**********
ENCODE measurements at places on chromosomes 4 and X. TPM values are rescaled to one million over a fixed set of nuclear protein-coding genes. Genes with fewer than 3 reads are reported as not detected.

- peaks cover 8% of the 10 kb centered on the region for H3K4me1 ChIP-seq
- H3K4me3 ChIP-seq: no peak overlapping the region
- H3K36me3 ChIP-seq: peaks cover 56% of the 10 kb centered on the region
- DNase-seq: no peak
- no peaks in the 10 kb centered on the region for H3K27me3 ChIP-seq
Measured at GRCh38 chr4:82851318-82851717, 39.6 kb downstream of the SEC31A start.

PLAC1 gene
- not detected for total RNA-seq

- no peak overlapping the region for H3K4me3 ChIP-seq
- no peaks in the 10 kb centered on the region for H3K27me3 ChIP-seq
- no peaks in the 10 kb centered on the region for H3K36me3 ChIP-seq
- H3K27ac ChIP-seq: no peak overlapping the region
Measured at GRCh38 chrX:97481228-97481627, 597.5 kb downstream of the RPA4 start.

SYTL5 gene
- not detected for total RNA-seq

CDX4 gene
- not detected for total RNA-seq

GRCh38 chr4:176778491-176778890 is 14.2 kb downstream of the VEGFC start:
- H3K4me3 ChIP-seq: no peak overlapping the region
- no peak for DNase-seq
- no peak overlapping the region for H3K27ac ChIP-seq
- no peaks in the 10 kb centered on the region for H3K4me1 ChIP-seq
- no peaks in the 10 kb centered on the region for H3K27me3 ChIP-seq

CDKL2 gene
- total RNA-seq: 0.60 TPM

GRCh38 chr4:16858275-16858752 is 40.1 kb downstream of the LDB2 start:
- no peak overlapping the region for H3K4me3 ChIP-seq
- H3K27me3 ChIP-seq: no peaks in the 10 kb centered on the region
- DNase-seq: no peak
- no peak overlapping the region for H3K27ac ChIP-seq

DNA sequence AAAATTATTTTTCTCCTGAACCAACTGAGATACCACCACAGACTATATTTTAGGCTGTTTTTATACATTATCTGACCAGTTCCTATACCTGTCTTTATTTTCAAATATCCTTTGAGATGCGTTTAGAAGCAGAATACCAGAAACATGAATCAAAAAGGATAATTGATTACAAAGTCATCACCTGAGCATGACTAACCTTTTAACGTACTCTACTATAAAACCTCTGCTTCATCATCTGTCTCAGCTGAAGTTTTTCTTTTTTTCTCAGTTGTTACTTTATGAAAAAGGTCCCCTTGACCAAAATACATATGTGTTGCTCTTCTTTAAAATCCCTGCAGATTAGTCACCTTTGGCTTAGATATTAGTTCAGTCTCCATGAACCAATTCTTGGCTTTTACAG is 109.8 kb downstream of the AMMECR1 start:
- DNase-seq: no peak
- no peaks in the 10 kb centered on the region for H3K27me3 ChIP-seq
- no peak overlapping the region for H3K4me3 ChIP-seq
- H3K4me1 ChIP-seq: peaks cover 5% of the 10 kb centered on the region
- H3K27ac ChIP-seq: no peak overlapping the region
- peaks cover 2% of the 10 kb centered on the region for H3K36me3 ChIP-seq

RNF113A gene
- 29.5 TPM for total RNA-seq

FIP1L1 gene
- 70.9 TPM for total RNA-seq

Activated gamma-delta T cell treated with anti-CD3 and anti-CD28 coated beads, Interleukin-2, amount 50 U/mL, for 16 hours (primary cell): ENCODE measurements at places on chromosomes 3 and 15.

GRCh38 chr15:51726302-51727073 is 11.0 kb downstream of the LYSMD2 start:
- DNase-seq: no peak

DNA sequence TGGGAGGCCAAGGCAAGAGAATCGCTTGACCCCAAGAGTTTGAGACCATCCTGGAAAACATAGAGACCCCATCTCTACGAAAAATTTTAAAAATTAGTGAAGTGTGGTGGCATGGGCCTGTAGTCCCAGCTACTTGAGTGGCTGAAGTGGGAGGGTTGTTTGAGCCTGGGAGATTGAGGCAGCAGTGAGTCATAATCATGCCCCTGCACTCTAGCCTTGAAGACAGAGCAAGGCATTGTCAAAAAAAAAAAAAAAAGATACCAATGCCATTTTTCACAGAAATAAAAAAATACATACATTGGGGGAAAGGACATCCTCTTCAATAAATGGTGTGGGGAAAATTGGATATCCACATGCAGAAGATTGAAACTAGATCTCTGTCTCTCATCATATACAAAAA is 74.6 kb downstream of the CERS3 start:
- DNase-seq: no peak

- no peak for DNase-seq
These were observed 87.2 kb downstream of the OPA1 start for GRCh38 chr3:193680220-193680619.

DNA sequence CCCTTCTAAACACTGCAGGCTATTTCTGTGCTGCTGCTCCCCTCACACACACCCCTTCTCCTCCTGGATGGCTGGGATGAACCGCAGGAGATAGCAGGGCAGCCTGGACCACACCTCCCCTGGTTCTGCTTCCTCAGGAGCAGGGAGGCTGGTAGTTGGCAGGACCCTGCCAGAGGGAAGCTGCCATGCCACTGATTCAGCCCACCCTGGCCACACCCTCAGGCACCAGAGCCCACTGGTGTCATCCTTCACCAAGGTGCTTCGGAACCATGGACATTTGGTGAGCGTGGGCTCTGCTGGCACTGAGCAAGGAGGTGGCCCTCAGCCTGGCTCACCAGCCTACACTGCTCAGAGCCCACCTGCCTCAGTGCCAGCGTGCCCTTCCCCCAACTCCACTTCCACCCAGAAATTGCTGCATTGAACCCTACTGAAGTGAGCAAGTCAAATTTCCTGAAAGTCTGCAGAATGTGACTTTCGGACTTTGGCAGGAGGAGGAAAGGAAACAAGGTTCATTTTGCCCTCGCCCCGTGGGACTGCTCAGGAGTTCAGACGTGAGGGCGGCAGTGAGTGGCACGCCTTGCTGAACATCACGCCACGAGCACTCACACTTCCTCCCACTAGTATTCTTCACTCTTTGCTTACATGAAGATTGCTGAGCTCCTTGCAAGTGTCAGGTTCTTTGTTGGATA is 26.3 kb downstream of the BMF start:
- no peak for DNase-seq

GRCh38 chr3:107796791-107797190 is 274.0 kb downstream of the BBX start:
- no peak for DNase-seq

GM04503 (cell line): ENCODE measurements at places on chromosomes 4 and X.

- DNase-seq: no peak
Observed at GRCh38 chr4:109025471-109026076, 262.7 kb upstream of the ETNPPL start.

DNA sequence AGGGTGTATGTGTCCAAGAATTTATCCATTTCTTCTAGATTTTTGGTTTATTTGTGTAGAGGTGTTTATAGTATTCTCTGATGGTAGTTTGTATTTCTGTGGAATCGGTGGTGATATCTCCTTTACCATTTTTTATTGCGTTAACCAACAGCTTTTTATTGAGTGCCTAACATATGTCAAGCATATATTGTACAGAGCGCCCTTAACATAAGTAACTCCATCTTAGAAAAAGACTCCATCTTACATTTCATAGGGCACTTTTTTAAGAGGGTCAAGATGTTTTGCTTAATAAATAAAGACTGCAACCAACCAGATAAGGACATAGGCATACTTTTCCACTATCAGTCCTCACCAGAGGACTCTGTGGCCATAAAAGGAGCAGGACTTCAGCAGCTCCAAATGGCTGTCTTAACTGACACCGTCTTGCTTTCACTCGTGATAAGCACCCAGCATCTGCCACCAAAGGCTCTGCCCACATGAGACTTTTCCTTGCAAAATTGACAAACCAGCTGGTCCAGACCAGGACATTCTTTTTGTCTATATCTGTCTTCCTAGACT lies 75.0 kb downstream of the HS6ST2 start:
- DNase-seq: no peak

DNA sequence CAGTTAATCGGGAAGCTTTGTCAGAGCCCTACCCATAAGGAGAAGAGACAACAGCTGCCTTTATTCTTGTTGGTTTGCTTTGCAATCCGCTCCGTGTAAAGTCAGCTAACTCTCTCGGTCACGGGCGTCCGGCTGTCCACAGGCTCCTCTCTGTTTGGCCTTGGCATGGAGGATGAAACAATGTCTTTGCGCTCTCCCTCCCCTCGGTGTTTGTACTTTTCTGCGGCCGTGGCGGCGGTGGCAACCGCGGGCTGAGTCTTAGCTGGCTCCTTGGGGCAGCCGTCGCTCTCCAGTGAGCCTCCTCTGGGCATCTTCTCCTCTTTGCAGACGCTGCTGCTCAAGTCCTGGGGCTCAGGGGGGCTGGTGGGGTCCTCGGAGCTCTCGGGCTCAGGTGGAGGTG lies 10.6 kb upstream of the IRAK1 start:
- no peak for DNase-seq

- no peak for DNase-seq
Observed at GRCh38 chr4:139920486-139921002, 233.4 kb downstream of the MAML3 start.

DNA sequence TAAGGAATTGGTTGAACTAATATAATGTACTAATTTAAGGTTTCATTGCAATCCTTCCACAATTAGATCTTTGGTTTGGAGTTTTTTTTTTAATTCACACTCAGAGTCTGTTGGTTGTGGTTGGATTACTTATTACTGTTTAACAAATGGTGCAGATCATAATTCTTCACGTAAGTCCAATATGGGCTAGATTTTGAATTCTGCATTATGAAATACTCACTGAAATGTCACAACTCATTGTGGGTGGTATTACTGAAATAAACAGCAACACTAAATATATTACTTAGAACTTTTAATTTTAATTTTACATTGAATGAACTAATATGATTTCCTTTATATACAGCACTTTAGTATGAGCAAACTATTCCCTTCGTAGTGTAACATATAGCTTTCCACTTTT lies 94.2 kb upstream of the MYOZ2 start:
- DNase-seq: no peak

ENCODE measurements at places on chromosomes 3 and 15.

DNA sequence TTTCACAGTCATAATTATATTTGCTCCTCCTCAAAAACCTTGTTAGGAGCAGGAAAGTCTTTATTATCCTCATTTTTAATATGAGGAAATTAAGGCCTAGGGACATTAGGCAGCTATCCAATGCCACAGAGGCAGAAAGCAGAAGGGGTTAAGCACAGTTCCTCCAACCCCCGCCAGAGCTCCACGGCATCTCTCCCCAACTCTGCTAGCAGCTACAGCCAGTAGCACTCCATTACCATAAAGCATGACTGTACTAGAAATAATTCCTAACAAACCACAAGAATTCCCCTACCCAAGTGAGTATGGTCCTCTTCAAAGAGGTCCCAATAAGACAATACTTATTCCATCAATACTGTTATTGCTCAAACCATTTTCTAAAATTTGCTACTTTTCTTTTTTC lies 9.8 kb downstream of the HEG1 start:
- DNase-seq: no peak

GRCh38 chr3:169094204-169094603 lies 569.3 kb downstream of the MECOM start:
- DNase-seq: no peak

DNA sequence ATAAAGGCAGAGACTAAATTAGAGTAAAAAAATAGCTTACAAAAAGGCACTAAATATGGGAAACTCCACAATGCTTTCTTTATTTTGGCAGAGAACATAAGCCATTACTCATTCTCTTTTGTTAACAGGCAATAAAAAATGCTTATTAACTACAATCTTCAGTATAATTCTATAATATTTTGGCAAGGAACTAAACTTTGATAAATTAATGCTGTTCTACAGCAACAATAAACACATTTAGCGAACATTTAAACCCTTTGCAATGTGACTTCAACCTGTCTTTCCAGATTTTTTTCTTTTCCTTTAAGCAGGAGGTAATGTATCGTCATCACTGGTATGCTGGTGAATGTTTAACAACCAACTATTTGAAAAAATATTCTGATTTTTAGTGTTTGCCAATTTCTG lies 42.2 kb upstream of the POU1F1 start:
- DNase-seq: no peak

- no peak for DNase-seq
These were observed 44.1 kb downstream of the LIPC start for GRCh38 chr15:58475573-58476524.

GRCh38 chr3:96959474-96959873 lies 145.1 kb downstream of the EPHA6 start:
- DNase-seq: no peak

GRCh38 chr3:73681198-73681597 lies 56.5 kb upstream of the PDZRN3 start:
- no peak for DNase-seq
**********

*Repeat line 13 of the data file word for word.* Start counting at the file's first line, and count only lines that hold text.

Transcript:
- H3K27ac ChIP-seq: no peak overlapping the region